Louis Black, Chronicle Editor and co-founder of South by Southwest, and Karen Bernstein, the Emmy- and Grammy-award-winning documentarian whose subjects have ranged from prison inmates to kids with mental health issues to Lou Reed, are having a moment. On Jan. 26, their first project together as director and co-director respectively, had its world premiere at the 2016 Sundance Film Festival, and the reception to Richard Linklater: Dream Is Destiny was positively raucous.
"I never thought about whether or not people would like the film; it just didn't cross my mind that we were going to make a film that would be meaningful to a lot of people," Black said. But it has been nearly a year since Boyhood, Linklater's magnum opus, competed for the Academy Award for Best Picture, and reviews in The Hollywood Reporter and The Guardian both speak to the film's near-perfect timing. On the surface, Dream Is Destiny is about Austin's most prominent filmmaker; yet the doc is also a rumination on his friendships amongst the tight-knit film community here, made all the more potent by his and Black's longstanding connection.
"Rick and I have been talking about films for 30 years," Black said. Naturally, their conversations – each of which includes philosophical adages and compelling personal stories – compose a narrative backbone. Meanwhile, these discussions bookend others with the filmmaker's most famous (Matthew McConaughey, Jack Black) and most trusted (Sandra Adair, Tommy Pallotta) collaborators.
Luckily, the filmmakers successfully avoid the simplistic "talking head" schtick that usually mars nonfiction thanks to expert work by Bernstein's longtime editor, Nevie Owens, and cinematographer David Layton. Layton's photography demonstrates a strong affinity for the medium close-up, easily bringing out the most commanding angles from Hollywood stars, local friends, and family members. Likewise, Owens makes fluid shifts between archival footage and exclusive interviews, with extra goodies from the set of Linklater's new project, Everybody Wants Some. Since editing is perhaps the most essential tool in nonfiction film, Bernstein recognizes Owens' impact on the doc: "We've worked on everything together, and I really mean it when I say that I cannot imagine starting a project without her."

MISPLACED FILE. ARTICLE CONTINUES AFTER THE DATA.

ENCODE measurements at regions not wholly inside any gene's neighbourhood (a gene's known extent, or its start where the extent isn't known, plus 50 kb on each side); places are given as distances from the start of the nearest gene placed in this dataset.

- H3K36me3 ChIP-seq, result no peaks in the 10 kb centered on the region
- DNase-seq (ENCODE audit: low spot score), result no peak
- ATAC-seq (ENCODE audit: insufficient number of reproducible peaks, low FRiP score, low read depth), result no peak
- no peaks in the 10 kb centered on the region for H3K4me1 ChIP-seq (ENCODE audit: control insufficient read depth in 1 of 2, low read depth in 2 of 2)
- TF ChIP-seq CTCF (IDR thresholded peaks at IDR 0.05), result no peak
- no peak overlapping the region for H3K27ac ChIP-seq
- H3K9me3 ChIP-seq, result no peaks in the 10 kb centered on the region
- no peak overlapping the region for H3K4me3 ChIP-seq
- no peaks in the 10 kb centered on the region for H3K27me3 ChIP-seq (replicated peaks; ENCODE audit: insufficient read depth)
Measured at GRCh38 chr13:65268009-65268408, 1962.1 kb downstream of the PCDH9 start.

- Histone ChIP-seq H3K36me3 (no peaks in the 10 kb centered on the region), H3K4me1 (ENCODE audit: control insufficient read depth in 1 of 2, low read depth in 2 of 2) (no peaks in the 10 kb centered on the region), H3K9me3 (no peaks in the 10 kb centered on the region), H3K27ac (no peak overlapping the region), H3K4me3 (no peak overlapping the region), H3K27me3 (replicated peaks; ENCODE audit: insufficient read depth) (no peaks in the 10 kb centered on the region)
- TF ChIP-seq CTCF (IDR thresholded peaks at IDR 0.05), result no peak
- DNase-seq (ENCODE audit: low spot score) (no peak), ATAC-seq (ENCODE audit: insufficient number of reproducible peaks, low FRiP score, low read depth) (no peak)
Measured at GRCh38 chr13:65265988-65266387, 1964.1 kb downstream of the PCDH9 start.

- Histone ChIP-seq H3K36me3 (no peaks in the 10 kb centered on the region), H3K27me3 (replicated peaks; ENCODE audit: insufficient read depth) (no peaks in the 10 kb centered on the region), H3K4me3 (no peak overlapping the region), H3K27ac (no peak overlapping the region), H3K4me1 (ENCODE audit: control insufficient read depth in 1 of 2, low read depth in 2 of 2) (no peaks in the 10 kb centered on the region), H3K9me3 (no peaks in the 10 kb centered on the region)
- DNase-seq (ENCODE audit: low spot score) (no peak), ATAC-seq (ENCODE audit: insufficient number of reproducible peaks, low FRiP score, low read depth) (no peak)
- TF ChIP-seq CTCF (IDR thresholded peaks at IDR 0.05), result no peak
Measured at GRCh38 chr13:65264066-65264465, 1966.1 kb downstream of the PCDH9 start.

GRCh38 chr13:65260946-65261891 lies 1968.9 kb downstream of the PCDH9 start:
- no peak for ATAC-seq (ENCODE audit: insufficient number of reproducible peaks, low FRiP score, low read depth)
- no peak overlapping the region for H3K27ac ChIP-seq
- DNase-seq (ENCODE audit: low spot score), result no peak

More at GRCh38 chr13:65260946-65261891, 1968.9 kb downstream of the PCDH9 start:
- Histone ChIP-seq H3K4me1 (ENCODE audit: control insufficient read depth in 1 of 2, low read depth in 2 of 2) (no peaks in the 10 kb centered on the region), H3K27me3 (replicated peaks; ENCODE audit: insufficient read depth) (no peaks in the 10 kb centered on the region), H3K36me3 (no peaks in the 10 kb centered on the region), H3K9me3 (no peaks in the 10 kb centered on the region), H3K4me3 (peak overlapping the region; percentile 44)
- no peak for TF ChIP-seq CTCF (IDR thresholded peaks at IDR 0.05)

That this particularly affecting film – generically, it is best classified as a stream-of-consciousness biography – will be released as part of the American Masters series following its Sundance berth is still sinking in for Bernstein, who championed the project for years before production began. She pointed out: "Dream Is Destiny was always a hard pitch because prior to Before Midnight, Richard Linklater still was not a household name except to those few people who really love film." She credits this to the fact that, despite decades of critically acclaimed work from Slacker to Bernie, the filmmaker never misbehaved in front of the press, never bad-mouthed a celebrity, and never paraded his family around – in short, he never did the things that might have made him the next Quentin Tarantino.
Yet even with the fame brought by the 18-month press tour for Boyhood, Bernstein said of Linklater, "He has never had an interest in being seen as anything other than genuinely nice. He's just not a bad-boy type." It is precisely Linklater's general hesitation to make a fuss in public that makes his verbosity and open geniality with Black all the more essential for film history.
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